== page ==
Seventy-four percent of all dog owners believe that their dogs experience guilt when doing something the owner doesn't want them to do. But then almost sixty percent of dog owners claim that their dogs’ guilty behavior leads them to scold their dog less.

One dog owner described her reasoning for believing her dog felt guilt as this: “I behave in a particular way when I feel guilty; my dog behaves in a similar way in equivalent circumstances; I know intuitively that my behavior is motivated by guilt; therefore the behavior I see in my dog is also accompanied by feelings of guilt.”

Although there is plenty of evidence for what scientists refer to as primary emotions – happiness and fear, for example – in animals, there is little evidence for secondary emotions like jealousy, pride, and guilt in animals. This lack of evidence is usually explained that these secondary emotions seem to require a level of cognitive sophistication, such as pertains to self-awareness or self-consciousness. The thought has been that these secondary emotions may not exist in non-human animals.

Charles Darwin observed that the types of behaviors associated with guilt such as keeping one’s head down, and averting one’s eyes, were also seen in other social non-human primate species. Not too surprising, guilt serves to reinforce social relationships and to minimize the effects of transgressions against social partners. The same behavioral patterns have been observed in wolves as well as domesticated dogs. In wolves, it is thought that guilt-related behaviors serve to reinforce social bonds by reducing conflict and increasing tolerance from other members of their social pack. Although this could also be true of dogs, their social groups would basically just be humans.

Given the fact that owners report that they are likely to scold their dogs less following the display of guilty behaviors, it stands to reason that dogs “guilty look” may just be a learned response. Research has found that dogs don’t always act guilty – only under certain circumstances. Dogs displayed significantly fewer guilt-related behaviors when being greeting by their owners, compared with when they were scolded. Another finding was that dogs who had misbehaved were not statistically likely to behave differently than dogs who had not misbehaved.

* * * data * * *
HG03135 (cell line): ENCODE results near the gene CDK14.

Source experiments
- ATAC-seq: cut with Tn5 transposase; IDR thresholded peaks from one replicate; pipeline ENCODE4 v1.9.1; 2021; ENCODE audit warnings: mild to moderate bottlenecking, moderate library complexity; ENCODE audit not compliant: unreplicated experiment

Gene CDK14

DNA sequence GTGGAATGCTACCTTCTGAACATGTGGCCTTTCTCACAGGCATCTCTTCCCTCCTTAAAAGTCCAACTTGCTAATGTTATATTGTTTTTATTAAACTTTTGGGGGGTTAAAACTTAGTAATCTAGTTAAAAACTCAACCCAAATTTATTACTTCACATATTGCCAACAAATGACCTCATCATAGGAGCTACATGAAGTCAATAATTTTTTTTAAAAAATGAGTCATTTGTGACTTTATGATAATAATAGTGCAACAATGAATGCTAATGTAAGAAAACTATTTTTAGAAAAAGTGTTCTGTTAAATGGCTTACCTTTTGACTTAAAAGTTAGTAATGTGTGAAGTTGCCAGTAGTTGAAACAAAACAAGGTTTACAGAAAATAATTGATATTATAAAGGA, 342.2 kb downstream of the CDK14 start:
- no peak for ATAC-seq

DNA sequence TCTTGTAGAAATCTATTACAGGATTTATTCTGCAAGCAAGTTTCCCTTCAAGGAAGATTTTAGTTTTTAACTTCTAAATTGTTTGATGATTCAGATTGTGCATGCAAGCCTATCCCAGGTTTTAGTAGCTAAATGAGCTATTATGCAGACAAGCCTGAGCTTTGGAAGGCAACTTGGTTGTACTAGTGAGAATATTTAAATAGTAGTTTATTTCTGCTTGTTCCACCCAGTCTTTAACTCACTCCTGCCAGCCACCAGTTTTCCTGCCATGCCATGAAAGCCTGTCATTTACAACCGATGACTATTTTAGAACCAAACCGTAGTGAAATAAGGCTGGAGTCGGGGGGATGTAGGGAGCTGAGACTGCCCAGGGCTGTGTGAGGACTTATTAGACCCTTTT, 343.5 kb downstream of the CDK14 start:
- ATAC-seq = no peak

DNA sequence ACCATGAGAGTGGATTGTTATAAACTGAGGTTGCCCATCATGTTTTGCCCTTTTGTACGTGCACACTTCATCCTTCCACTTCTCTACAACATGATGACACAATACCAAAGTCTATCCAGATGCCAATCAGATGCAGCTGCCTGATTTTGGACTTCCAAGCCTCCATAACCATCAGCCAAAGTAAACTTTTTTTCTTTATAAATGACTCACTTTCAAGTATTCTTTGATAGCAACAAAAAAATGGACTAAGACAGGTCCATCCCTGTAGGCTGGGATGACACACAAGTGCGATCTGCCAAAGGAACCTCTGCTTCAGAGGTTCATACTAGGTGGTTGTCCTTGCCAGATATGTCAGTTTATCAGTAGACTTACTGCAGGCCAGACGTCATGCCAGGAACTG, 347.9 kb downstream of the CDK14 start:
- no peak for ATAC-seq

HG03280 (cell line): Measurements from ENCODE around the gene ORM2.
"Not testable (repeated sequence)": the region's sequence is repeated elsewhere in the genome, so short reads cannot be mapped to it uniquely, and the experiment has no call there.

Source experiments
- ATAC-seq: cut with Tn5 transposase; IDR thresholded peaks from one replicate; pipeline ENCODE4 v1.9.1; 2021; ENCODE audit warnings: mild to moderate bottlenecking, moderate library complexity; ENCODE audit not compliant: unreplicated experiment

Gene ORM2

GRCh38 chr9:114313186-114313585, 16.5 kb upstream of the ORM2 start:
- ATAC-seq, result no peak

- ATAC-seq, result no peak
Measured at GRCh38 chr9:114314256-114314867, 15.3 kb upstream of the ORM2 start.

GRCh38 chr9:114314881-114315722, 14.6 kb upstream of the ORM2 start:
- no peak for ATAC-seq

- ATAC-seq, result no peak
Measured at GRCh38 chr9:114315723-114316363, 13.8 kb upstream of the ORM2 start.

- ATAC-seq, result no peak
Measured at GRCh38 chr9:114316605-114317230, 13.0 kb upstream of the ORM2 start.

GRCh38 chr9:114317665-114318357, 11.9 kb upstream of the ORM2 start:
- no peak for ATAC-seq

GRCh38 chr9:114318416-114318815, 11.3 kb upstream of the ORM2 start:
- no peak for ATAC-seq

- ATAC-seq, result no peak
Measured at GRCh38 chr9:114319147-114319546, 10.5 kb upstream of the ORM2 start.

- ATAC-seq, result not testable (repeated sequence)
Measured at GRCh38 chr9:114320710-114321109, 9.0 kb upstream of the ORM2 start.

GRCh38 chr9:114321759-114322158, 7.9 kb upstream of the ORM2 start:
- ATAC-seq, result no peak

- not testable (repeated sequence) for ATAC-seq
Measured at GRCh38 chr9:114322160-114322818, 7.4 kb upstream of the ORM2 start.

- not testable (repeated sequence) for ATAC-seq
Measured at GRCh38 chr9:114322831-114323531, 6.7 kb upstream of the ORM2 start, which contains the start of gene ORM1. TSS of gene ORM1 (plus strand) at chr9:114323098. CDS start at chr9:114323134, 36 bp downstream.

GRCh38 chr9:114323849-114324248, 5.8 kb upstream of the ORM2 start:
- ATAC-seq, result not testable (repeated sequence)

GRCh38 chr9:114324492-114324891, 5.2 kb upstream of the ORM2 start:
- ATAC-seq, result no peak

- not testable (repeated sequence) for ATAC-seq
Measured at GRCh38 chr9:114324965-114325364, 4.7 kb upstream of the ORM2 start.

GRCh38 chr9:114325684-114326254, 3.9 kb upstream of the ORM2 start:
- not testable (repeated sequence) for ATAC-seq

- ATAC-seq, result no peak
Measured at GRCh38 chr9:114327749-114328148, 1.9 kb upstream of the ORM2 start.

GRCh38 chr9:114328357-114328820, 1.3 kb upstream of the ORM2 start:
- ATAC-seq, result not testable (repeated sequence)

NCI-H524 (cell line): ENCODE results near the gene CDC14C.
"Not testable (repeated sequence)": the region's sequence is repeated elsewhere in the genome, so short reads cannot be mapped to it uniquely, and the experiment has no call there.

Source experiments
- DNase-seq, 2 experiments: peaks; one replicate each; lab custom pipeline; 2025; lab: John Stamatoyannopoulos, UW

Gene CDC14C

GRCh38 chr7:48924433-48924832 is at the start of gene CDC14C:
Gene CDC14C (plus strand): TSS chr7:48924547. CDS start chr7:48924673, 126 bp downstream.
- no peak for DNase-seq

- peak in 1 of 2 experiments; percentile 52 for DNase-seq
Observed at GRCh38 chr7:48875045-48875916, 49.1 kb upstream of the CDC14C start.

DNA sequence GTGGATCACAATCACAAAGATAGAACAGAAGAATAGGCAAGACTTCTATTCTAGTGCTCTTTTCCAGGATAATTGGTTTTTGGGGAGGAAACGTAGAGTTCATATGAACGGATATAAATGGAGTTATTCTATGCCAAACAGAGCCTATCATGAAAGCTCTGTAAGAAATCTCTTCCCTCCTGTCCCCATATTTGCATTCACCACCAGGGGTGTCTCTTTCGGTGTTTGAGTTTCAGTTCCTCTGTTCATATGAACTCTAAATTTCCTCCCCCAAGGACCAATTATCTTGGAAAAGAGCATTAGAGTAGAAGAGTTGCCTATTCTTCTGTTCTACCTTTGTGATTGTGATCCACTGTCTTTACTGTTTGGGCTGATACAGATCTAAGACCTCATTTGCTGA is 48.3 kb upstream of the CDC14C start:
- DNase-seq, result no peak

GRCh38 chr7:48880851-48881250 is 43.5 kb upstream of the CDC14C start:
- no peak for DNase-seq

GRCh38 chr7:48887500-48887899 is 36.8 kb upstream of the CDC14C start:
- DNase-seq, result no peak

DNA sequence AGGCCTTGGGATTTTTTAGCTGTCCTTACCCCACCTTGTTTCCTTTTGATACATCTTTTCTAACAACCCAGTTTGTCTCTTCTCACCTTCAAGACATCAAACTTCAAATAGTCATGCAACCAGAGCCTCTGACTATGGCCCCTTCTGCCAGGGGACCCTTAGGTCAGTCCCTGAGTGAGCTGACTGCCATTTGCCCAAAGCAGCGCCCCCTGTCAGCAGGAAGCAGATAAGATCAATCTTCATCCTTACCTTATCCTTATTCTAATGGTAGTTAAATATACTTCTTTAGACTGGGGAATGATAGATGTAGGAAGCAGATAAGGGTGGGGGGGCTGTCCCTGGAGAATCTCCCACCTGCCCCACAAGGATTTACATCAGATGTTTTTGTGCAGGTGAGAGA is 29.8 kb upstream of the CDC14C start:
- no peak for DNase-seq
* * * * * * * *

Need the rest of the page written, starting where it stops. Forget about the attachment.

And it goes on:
There was however a subtle finding that may have actually provided evidence that the dogs who had misbehaved were more likely to show guilt-associated behaviors. But not in the way one would anticipate. In an experiment each dog had three opportunities to greet their owners. Once before a rule had been established, the second time after the rule had been established and dogs had an opportunity to violate the rule, and the third time, after the rule had been established, but without an opportunity to violate the rule. Although all the dogs were more likely to act guilty during the second greeting while being scolded, only the dogs who had actually transgressed were more likely to continue acting guilty during the third greeting. These experiments were all done within a laboratory environment.

It has been suggested that future research should investigate these questions in a familiar environment rather than in a laboratory. The research should also examine a social rule that has already been established between an owner and their dog. It appears then that there may still be some time before we will know for certain whether dogs can experience guilt, or whether people can determine if a dog has violated a rule prior to finding concrete evidence of it.

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